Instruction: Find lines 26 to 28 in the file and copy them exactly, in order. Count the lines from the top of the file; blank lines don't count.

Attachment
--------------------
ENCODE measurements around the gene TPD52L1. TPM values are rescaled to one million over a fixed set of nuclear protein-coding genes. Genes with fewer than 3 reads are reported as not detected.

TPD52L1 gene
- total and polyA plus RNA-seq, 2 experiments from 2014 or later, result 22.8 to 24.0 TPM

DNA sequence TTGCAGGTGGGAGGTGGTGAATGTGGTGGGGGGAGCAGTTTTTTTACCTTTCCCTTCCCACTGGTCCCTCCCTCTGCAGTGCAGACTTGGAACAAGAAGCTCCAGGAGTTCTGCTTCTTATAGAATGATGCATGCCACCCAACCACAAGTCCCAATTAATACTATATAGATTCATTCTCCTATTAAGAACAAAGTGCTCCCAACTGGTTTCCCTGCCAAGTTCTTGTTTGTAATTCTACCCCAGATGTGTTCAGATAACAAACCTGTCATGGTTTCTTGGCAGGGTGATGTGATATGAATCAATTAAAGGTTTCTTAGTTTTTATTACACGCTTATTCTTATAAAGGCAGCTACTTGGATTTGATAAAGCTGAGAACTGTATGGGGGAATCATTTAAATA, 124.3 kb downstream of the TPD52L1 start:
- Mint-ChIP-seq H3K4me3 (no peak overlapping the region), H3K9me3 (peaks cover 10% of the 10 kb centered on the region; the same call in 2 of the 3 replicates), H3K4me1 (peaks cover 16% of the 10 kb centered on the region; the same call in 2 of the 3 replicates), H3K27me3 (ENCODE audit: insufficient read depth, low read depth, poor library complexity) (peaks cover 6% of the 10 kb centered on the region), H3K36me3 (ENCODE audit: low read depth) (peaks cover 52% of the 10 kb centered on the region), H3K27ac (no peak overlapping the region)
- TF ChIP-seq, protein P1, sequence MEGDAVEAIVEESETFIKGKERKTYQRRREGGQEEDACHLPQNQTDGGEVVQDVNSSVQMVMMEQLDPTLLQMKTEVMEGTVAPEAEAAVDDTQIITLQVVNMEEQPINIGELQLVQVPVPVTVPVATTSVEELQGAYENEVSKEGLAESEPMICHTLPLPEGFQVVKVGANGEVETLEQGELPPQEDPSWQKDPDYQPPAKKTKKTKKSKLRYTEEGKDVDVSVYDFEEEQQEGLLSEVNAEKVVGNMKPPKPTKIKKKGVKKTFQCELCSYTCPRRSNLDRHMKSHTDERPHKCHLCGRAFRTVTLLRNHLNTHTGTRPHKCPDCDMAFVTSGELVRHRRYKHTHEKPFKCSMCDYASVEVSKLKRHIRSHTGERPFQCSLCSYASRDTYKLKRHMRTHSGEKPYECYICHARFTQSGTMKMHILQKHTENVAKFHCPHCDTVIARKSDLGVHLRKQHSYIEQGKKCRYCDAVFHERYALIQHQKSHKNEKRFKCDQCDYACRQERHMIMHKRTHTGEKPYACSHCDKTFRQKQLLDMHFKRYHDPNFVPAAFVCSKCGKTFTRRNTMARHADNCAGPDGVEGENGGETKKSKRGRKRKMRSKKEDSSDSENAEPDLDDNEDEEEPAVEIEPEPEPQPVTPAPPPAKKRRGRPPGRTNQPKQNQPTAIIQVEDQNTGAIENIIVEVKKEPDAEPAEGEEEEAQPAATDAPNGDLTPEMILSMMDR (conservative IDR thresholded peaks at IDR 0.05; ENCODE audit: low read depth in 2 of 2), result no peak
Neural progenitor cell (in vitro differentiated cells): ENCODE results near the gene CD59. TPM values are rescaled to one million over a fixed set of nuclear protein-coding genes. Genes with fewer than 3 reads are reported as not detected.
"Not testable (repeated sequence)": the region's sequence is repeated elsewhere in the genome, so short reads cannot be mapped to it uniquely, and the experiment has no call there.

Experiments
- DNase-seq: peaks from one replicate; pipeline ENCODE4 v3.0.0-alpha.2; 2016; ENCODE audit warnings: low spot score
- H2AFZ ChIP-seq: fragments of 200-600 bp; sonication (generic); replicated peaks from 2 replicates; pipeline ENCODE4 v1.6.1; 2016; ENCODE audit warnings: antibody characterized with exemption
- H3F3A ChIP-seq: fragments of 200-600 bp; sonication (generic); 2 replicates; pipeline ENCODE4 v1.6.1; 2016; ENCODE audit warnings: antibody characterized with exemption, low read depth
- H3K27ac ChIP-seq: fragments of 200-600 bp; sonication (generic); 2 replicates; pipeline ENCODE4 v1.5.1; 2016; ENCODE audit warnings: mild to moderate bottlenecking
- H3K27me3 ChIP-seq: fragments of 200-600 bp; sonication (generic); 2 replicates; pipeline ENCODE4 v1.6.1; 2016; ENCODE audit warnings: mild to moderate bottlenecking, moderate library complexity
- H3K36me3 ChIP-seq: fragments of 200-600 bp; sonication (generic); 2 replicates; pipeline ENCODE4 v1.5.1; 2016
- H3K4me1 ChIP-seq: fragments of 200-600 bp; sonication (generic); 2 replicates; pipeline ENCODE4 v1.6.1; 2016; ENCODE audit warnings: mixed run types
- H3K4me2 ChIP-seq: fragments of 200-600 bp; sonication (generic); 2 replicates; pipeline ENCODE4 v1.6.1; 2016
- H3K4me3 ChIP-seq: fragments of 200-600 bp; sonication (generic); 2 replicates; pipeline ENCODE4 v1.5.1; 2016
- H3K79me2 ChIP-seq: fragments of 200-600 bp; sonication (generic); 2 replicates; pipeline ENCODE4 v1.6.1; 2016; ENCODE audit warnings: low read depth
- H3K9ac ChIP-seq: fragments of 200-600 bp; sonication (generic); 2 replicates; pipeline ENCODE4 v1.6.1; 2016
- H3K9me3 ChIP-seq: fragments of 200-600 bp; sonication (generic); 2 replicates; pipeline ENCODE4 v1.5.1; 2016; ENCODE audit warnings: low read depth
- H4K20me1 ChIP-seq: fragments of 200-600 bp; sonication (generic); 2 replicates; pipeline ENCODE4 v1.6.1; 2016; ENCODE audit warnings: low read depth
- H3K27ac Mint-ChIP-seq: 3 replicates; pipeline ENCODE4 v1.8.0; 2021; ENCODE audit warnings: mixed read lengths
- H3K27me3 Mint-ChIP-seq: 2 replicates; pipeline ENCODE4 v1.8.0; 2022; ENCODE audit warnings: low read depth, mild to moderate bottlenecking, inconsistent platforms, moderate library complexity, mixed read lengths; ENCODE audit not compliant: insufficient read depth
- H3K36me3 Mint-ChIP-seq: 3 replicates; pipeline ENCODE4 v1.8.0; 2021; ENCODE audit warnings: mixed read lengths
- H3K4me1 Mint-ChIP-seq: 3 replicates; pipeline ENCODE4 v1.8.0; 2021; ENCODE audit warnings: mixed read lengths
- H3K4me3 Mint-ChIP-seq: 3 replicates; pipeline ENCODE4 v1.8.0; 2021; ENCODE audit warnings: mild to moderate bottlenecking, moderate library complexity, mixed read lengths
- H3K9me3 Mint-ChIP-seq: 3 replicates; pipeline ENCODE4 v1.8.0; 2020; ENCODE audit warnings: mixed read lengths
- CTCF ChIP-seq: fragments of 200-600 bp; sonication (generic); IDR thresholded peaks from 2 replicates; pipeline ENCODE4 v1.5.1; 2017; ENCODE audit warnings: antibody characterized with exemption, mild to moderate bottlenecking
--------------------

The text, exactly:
- H3K4me1 Mint-ChIP-seq: 3 replicates; pipeline ENCODE4 v1.8.0; 2021; ENCODE audit warnings: mixed read lengths
- H3K4me3 Mint-ChIP-seq: 3 replicates; pipeline ENCODE4 v1.8.0; 2021; ENCODE audit warnings: mild to moderate bottlenecking, moderate library complexity, mixed read lengths
- H3K9me3 Mint-ChIP-seq: 3 replicates; pipeline ENCODE4 v1.8.0; 2020; ENCODE audit warnings: mixed read lengths